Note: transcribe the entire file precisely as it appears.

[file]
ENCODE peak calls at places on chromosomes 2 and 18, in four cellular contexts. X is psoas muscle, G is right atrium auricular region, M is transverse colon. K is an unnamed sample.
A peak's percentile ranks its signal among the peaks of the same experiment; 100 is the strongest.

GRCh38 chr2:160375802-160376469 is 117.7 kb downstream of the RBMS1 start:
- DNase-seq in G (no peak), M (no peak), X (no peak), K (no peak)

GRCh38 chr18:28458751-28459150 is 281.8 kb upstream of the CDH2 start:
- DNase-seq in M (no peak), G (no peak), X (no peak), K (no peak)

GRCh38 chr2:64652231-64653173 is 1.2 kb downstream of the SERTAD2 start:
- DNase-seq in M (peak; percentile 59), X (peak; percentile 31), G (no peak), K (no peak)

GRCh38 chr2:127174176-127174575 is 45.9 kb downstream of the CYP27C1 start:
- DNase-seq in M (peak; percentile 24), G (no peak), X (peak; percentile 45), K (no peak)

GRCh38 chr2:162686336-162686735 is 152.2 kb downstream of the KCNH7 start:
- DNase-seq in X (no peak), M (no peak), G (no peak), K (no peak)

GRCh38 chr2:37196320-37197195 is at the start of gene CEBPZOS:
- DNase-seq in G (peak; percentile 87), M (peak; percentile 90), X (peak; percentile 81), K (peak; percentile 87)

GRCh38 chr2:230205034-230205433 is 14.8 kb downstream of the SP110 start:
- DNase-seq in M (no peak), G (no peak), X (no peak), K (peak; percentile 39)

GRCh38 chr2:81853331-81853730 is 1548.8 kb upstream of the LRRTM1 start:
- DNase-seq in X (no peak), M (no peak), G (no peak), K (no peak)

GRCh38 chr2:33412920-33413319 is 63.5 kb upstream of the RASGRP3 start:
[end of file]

ENCODE peak calls at places on chromosomes 2 and 18, in four cellular contexts. X is psoas muscle, G is right atrium auricular region, M is transverse colon. K is an unnamed sample.
A peak's percentile ranks its signal among the peaks of the same experiment; 100 is the strongest.

GRCh38 chr2:160375802-160376469 is 117.7 kb downstream of the RBMS1 start:
- DNase-seq in G (no peak), M (no peak), X (no peak), K (no peak)

GRCh38 chr18:28458751-28459150 is 281.8 kb upstream of the CDH2 start:
- DNase-seq in M (no peak), G (no peak), X (no peak), K (no peak)

GRCh38 chr2:64652231-64653173 is 1.2 kb downstream of the SERTAD2 start:
- DNase-seq in M (peak; percentile 59), X (peak; percentile 31), G (no peak), K (no peak)

GRCh38 chr2:127174176-127174575 is 45.9 kb downstream of the CYP27C1 start:
- DNase-seq in M (peak; percentile 24), G (no peak), X (peak; percentile 45), K (no peak)

GRCh38 chr2:162686336-162686735 is 152.2 kb downstream of the KCNH7 start:
- DNase-seq in X (no peak), M (no peak), G (no peak), K (no peak)

GRCh38 chr2:37196320-37197195 is at the start of gene CEBPZOS:
- DNase-seq in G (peak; percentile 87), M (peak; percentile 90), X (peak; percentile 81), K (peak; percentile 87)

GRCh38 chr2:230205034-230205433 is 14.8 kb downstream of the SP110 start:
- DNase-seq in M (no peak), G (no peak), X (no peak), K (peak; percentile 39)

GRCh38 chr2:81853331-81853730 is 1548.8 kb upstream of the LRRTM1 start:
- DNase-seq in X (no peak), M (no peak), G (no peak), K (no peak)

GRCh38 chr2:33412920-33413319 is 63.5 kb upstream of the RASGRP3 start: